The woman in the film repeats these phrases which are comforting and memory-evoking: "My mother braided my hair in a ponytail" and "my father taught me to ride a bike, he was my balance". And the traumatic, the most terrifying of these: "The imprint of my father's hands on my neck". It's the traumas which become repetitions. Repetitions, which initially puzzled me until I saw that there is a pattern, a rhythm, a structure. It is the trauma that pops up and interferes with the progressive narrative of the memory in the same way as they, autobiographically, have disrupted the liberation process, disturbed the healing.

The woman says: "The world is a deserted island and here I have built myself a home. I am the master in my own house. I tell myself that I have power. When we die, the flies gather. They are attracted by the smell of death. The find their way to the body's wetlands. The flies are the masters over our lives. But now you're alive. You survived. And even on the most desolate of islands, everyday kicks in. "

What will overcome the trauma is to establish an everyday life, a structure to your life and conquer it: to sit lightly dressed in a windowsill and smoke out of an open window in one's own apartment, a room of one's own. The scenes are all interiors: a windowsill in a bay window and a bedroom leading into a bathroom. A kitchen and a living room with a table and two chairs in front of a curtain with a blurred view of other apartment buildings. And exteriors: An escape-vignette with the trees rushing past the camera, in other vignettes a birch forest, a high cliff, a coast and then the sea. And the scenes are the woman's interactions with the director (I think) on the window sill, with her daughter who poet stories, with her boyfriend, who is silent, but caresses her as she rocks him.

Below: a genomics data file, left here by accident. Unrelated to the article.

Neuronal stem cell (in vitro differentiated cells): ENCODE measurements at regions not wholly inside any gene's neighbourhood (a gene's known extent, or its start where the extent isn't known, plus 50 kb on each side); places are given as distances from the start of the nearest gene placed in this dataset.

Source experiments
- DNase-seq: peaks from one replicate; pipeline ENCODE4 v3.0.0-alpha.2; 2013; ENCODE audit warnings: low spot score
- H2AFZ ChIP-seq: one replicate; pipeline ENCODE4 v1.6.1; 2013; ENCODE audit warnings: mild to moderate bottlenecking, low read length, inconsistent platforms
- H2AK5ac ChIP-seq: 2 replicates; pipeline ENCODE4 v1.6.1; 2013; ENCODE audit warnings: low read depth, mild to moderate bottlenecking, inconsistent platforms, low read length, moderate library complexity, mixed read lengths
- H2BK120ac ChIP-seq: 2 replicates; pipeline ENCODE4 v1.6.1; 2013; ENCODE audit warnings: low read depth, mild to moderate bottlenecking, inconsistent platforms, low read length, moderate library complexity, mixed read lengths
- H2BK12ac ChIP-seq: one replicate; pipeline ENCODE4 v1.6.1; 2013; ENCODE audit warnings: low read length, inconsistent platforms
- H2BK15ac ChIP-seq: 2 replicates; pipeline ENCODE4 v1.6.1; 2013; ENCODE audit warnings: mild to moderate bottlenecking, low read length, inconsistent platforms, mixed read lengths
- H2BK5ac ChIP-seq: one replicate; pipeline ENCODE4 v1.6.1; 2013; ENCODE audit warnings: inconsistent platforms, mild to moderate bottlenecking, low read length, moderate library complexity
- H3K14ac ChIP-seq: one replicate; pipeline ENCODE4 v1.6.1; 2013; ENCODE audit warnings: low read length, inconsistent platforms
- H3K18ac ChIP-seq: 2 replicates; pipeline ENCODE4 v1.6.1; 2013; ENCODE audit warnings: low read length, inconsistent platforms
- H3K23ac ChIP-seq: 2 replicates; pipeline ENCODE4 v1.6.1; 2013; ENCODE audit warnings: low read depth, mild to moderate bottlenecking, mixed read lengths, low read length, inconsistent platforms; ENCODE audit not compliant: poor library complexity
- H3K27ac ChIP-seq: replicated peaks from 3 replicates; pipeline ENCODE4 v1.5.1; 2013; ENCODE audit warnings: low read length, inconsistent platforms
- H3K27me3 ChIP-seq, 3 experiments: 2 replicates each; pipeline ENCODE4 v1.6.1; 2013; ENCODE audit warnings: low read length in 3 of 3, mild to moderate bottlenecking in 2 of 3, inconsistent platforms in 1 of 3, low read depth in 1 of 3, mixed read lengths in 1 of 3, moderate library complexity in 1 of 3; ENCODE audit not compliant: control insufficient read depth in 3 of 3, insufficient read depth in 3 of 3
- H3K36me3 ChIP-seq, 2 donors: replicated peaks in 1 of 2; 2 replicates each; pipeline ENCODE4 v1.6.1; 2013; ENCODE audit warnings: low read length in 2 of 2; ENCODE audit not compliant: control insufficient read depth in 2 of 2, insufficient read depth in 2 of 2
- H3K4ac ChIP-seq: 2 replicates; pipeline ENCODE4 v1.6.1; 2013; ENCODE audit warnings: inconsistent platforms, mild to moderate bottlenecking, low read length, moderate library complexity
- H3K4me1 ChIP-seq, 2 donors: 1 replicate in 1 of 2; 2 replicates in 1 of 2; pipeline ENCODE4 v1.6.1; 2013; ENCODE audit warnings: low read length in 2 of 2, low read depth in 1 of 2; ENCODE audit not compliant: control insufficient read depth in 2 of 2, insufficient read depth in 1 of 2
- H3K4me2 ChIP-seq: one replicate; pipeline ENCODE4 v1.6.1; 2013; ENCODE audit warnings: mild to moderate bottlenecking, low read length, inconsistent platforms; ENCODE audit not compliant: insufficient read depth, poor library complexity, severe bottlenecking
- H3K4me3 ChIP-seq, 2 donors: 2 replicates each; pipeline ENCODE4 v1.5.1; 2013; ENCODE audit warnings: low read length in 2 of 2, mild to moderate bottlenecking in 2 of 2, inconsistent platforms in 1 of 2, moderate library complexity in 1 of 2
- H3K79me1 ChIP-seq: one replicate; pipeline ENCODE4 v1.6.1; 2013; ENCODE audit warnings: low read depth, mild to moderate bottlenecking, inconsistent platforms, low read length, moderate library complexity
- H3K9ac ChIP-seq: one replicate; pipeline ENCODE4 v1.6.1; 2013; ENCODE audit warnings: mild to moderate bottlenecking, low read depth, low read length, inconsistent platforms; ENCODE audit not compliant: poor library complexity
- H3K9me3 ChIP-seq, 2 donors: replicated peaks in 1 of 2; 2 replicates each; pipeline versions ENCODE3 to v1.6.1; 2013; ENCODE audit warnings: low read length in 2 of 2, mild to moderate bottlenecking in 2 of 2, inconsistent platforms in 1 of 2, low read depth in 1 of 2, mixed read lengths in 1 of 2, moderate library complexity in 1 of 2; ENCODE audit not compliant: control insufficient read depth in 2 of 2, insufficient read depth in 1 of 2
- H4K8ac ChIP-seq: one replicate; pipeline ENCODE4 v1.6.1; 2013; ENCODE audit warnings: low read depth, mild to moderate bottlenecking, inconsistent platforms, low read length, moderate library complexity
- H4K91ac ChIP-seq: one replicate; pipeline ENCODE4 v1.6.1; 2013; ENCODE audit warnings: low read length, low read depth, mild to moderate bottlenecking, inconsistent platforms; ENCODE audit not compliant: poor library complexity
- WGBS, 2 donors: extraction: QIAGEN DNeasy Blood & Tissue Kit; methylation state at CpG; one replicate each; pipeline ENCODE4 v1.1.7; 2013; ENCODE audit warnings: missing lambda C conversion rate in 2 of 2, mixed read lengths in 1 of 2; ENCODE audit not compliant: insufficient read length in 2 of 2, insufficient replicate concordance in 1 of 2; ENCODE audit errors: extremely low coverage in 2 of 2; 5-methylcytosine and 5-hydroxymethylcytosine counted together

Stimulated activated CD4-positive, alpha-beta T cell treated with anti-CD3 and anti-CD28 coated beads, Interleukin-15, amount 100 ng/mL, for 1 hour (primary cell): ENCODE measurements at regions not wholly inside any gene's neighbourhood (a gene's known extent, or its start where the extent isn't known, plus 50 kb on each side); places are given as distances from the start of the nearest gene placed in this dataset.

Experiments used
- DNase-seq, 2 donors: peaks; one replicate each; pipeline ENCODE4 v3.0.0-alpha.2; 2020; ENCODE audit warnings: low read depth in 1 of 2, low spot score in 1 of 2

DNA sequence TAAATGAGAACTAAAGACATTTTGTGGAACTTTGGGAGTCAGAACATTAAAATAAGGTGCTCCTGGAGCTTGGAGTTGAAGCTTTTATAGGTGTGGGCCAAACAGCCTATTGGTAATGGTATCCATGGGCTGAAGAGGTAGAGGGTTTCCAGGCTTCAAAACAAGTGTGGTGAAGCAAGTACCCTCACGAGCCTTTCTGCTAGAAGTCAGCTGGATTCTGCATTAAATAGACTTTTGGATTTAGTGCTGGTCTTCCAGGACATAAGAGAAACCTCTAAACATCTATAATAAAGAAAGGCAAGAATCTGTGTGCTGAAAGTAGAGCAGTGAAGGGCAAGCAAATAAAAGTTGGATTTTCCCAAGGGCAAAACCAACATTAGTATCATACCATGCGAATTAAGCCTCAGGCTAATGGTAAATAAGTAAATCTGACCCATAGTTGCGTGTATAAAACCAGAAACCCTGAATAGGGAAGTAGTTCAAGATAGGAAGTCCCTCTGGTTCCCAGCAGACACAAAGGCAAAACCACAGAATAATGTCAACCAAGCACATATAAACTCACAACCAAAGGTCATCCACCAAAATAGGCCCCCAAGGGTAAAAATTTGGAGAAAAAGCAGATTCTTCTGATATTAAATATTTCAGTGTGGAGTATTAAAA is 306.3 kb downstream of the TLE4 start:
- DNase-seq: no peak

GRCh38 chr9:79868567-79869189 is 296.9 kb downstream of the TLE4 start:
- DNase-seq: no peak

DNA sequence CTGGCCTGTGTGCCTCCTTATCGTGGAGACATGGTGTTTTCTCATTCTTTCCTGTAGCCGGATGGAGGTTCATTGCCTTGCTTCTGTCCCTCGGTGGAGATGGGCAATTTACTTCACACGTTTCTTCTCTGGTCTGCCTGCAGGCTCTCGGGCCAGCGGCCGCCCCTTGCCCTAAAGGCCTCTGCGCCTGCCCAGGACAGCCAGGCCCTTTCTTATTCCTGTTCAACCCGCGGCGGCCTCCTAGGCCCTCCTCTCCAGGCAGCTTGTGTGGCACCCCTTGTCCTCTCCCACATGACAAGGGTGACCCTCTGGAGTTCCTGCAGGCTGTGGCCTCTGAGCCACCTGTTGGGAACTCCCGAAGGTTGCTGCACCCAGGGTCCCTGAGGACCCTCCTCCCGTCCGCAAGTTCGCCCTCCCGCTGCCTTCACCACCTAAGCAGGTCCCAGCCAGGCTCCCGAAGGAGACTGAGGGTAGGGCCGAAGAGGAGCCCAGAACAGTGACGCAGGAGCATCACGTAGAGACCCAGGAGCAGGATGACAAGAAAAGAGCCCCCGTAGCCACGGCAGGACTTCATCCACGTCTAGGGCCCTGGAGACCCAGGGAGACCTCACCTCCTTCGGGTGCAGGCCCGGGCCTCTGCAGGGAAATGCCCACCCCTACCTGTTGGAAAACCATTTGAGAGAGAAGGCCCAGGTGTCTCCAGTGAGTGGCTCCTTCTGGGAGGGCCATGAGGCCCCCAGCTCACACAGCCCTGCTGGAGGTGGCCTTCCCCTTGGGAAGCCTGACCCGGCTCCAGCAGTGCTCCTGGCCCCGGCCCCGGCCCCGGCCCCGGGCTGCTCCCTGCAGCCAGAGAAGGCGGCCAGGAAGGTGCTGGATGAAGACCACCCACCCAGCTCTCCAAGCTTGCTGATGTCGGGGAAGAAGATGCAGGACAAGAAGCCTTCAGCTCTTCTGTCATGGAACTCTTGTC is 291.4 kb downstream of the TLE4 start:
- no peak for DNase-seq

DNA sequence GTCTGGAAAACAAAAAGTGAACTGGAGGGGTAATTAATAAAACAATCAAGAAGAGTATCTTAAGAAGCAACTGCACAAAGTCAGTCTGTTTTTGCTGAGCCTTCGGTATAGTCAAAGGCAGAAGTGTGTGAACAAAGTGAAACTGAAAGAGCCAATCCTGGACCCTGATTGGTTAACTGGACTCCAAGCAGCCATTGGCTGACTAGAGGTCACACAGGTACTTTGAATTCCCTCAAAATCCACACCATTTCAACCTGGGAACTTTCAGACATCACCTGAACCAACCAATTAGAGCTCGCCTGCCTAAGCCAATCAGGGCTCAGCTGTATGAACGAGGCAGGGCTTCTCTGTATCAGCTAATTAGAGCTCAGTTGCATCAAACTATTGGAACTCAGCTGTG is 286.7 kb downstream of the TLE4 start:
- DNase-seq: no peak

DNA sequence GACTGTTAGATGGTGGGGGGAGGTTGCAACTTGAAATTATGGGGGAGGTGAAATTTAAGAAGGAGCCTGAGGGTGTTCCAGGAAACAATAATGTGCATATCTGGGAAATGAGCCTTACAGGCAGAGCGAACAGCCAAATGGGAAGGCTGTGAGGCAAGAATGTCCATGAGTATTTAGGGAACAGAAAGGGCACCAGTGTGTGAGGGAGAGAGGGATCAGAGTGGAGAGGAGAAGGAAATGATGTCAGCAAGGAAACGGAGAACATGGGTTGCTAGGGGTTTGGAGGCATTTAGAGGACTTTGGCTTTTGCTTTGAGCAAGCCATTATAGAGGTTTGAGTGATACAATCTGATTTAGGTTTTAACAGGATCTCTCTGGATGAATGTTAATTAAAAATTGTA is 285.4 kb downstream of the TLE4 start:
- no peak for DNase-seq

I begin to shape my interpretation of these elements, I am helped by the introduction which lets the film begin with vulnerability, a nudity, which is also instrumental in the woman's light attire. The film continues with this nudity in different variations and ends with a complete nudity in a slow plesaureable feeling of security; a long scene with the calm, caring movements; oil, perfume, lotion after the purifying bath, finally being able to dare to expose oneself to be together, not regulated by strict and detailed conventions, but free. This short film is a poetic cinematic depiction in shape of a personal, even private liberation process. My Desert Island is a film poem about this both frightening and enticing territory I arrive to when all bridges are broken, a poem about liberation, a film that is just a hint, a touch that I think - had it been longer - by itself in its self-evident ease could continue as a quintessential poetic biography.

Allan Berg Nielsen is a Danish film critic and former film consultant at The National Film Institute of Denmark.